NEW YORK (CNS) — “The Godfather” comes to the groves of academe in the curious psychological drama “Selah and the Spades” (Amazon). In her feature debut, writer-director Tayarisha Poe turns an elite private high school into the unlikely setting for a study of criminality that echoes many familiar tropes of the underworld genre.

Haldwell, the seat of learning in question, is ruled by five factions of which the Spades, under their veteran leader, Selah Summers (Lovie Simone), is the most powerful. The gang has thrived by supplying their fellow students with narcotics and alcohol.

With graduation looming, however, senior Selah is concerned about her legacy. Then she meets and befriends a newcomer to Haldwell, sophomore and gifted photographer Paloma (Celeste O’Connor). Selah takes Paloma under her wing and begins training her protege in the Machiavellian tactics that have led to her success.


As Paloma’s star rises, that of Selah righthand man, Maxxi (Jharrel Jerome), begins to fade. He’s become distracted by romance and begins to slip up in significant ways. Meanwhile, Selah’s principal rival, Bobby (Ana Mulvoy Ten), leader of a clique that takes its name from hers, maneuvers to undermine Selah’s mastery.

Poe’s script adopts a neutral stance toward the vices to which Selah and her followers cater, taking both their existence and the profitability of indulging them merely as matters of fact.

Poe opts instead to focus on other matters. These include the origins of Selah’s drive for dominance — her mother Maybelle (Gina Torres) is a control freak who belittles her — shifting relationship dynamics among the characters and Paloma’s willingness to use force to become the equivalent of a mafia “made man.”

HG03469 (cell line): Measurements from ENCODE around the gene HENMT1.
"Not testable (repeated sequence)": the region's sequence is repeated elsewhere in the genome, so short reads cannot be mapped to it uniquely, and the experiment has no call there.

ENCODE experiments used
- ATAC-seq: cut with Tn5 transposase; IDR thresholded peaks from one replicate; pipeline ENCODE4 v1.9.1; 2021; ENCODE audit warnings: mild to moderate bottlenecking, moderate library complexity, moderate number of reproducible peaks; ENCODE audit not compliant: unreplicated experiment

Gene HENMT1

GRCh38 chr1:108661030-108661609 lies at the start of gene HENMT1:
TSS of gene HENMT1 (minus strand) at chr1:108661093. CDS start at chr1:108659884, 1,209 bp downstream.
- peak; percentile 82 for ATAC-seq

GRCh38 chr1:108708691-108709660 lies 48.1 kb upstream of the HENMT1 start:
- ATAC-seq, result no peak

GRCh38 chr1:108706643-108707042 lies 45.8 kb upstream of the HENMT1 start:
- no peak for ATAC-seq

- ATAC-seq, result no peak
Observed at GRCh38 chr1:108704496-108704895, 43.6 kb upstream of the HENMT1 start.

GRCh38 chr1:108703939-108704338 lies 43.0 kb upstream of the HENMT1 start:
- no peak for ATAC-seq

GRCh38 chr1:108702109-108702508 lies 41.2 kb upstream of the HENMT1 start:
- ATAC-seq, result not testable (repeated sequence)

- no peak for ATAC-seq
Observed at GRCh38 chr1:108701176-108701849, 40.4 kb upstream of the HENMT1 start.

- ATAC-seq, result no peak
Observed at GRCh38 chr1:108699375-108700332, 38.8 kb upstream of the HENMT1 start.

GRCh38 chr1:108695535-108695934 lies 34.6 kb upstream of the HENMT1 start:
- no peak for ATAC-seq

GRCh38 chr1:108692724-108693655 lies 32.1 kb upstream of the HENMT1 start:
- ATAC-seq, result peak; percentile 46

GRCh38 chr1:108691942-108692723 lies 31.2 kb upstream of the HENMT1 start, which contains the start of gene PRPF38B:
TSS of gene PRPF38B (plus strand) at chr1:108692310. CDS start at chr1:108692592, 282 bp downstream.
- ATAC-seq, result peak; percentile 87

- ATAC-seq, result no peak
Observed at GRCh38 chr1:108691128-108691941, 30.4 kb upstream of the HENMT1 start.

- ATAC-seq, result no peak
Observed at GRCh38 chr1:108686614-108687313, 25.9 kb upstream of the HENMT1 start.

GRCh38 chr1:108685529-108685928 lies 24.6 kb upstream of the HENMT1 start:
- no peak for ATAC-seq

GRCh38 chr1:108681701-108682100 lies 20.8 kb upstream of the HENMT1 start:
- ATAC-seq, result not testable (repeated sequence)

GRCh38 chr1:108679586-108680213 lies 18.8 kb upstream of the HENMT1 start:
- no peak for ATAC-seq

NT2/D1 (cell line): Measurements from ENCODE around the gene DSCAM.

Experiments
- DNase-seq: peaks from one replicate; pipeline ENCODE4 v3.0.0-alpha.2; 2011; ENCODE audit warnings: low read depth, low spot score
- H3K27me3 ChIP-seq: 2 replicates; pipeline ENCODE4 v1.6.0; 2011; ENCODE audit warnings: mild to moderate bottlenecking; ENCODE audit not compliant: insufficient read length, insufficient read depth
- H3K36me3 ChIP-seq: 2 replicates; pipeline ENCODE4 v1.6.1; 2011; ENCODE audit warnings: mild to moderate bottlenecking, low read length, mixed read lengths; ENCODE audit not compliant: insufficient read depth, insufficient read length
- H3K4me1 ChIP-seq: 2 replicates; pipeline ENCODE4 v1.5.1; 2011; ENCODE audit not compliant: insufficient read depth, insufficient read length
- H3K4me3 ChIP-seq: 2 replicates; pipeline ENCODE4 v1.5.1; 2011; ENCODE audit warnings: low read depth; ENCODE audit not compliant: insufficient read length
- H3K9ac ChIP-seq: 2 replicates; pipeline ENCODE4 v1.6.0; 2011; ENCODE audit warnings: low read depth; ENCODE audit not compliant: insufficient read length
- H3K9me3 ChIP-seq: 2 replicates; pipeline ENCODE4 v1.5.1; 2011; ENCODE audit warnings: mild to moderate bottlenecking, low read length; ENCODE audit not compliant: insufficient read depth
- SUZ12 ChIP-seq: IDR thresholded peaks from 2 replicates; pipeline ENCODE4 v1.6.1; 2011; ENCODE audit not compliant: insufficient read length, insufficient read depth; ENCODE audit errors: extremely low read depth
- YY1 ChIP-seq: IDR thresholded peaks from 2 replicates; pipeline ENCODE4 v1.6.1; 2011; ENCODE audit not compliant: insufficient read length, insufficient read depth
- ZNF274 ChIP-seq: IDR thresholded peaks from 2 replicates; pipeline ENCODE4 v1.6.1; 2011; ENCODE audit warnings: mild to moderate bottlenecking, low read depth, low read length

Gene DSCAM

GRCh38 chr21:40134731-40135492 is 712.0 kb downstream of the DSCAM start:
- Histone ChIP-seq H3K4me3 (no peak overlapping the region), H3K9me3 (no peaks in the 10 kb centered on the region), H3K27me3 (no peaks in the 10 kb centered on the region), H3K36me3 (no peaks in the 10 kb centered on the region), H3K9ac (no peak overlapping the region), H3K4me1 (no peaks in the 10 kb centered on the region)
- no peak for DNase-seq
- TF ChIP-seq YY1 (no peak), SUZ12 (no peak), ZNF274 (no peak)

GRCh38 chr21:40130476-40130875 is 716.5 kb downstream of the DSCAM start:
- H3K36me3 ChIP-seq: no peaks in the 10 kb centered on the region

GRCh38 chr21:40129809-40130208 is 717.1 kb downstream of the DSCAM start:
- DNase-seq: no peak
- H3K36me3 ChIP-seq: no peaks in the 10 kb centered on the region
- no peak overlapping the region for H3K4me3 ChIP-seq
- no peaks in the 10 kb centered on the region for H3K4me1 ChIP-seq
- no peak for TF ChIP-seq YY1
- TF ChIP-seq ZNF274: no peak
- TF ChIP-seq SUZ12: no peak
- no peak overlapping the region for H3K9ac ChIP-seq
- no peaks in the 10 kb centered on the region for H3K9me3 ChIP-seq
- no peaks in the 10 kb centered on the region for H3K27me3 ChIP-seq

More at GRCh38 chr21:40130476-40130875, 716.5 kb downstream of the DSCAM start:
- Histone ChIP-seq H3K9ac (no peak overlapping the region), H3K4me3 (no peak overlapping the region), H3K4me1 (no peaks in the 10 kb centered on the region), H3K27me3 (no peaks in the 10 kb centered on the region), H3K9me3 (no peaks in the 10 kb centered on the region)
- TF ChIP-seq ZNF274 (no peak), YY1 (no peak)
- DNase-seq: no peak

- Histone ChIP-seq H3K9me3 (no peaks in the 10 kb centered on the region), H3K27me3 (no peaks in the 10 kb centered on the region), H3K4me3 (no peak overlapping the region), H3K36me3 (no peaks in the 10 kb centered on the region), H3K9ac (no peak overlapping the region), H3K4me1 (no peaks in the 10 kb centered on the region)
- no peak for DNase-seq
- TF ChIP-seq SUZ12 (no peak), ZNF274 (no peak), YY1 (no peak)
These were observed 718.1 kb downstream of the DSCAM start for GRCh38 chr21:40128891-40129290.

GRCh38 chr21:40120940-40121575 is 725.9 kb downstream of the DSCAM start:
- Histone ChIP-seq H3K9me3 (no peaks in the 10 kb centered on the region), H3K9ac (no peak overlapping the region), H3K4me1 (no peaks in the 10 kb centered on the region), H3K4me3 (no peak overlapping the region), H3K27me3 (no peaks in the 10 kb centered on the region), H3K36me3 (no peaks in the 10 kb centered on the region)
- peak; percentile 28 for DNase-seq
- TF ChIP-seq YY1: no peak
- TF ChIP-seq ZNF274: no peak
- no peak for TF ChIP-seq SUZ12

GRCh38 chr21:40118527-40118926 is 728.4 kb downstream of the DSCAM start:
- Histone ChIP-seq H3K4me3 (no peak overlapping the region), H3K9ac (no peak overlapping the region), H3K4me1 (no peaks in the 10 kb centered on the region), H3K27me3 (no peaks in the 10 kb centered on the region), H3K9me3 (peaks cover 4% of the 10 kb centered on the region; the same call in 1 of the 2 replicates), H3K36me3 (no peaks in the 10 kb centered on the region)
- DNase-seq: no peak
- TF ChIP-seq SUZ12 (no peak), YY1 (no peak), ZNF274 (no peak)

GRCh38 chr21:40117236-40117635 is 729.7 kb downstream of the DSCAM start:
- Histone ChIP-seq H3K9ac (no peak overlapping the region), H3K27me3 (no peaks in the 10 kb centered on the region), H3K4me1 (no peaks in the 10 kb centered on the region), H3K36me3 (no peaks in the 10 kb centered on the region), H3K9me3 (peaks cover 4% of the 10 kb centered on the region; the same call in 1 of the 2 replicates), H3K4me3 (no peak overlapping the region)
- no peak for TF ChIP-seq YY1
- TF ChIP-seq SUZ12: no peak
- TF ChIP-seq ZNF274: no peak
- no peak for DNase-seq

Oddly, though not averse to violence or lawbreaking, Selah is chaste, as she reveals during a heart-to-heart chat with Paloma. That, too, however, has to do with her refusal to be vulnerable, rather than with any pursuit of virtue.

Together with the sometimes-salty dialogue, Poe’s noncommittal moral stance obviously rules out youthful viewership. Grown moviegoers will find “Selah and the Spades” artfully constructed and convincingly acted, but may wonder what exactly they are meant to take away from this parable about the thirst for power and the perils of possessing it.

The film contains mature themes, including drug use and underage drinking, offscreen violence with fleeting gore, a few profanities, a couple of milder oaths, about a half-dozen rough terms and occasional crude and crass language. The Catholic News Service classification is A-III — adults. The Motion Picture Association rating is R — restricted. Under 17 requires accompanying parent or adult guardian.